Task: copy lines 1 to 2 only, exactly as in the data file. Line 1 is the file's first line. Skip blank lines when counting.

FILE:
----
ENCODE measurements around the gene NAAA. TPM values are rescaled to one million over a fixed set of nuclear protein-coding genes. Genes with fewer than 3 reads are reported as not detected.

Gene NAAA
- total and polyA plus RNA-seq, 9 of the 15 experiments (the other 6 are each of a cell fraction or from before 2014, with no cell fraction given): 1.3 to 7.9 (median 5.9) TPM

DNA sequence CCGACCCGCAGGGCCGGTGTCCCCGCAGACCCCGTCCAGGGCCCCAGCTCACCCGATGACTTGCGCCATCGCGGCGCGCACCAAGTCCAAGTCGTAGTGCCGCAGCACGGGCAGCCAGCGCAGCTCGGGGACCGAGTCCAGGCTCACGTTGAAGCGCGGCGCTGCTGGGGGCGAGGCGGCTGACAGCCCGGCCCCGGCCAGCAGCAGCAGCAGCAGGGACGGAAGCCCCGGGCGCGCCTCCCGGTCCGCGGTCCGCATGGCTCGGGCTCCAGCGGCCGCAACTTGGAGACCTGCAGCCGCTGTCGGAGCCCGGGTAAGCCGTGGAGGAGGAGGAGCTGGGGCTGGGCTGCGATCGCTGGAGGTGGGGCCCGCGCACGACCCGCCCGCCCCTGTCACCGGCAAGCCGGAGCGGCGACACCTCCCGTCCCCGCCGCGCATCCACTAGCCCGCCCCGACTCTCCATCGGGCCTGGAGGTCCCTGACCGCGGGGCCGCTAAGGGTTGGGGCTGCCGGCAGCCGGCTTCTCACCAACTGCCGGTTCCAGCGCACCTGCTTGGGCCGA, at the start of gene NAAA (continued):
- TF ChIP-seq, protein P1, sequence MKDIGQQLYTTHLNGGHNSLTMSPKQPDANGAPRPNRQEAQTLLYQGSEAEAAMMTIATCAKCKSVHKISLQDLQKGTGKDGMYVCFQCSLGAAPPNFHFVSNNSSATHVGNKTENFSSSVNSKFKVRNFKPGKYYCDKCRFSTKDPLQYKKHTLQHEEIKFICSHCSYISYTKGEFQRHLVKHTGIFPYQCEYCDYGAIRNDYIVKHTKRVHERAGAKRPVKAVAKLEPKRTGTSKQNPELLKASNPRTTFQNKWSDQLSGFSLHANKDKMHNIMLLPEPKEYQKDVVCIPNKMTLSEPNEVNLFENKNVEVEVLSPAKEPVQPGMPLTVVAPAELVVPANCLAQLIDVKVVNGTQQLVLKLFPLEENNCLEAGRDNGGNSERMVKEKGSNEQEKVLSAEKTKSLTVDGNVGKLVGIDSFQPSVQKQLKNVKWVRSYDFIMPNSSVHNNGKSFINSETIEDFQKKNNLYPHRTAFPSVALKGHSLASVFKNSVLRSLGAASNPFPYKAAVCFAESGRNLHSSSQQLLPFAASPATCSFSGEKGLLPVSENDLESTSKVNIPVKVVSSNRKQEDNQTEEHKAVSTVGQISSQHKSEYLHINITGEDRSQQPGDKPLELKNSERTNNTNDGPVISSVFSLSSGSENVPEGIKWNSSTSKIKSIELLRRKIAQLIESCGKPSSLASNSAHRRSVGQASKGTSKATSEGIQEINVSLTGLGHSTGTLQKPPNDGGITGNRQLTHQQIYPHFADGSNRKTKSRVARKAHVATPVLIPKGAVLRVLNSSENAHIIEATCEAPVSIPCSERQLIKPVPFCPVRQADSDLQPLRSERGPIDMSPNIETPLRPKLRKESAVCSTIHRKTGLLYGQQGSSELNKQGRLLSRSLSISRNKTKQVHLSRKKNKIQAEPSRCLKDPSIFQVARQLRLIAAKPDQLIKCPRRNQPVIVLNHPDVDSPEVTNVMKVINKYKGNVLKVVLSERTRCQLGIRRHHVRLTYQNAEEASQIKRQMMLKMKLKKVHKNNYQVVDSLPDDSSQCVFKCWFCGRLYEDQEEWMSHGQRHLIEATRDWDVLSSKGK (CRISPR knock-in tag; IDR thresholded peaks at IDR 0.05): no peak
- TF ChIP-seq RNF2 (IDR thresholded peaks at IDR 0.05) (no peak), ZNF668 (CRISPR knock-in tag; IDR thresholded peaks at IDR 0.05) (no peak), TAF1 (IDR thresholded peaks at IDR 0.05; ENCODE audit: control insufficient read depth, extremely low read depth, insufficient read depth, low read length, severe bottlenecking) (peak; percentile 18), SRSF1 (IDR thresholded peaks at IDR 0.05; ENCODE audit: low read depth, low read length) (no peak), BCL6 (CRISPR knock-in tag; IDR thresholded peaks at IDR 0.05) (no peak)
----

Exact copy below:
ENCODE measurements around the gene NAAA. TPM values are rescaled to one million over a fixed set of nuclear protein-coding genes. Genes with fewer than 3 reads are reported as not detected.

Gene NAAA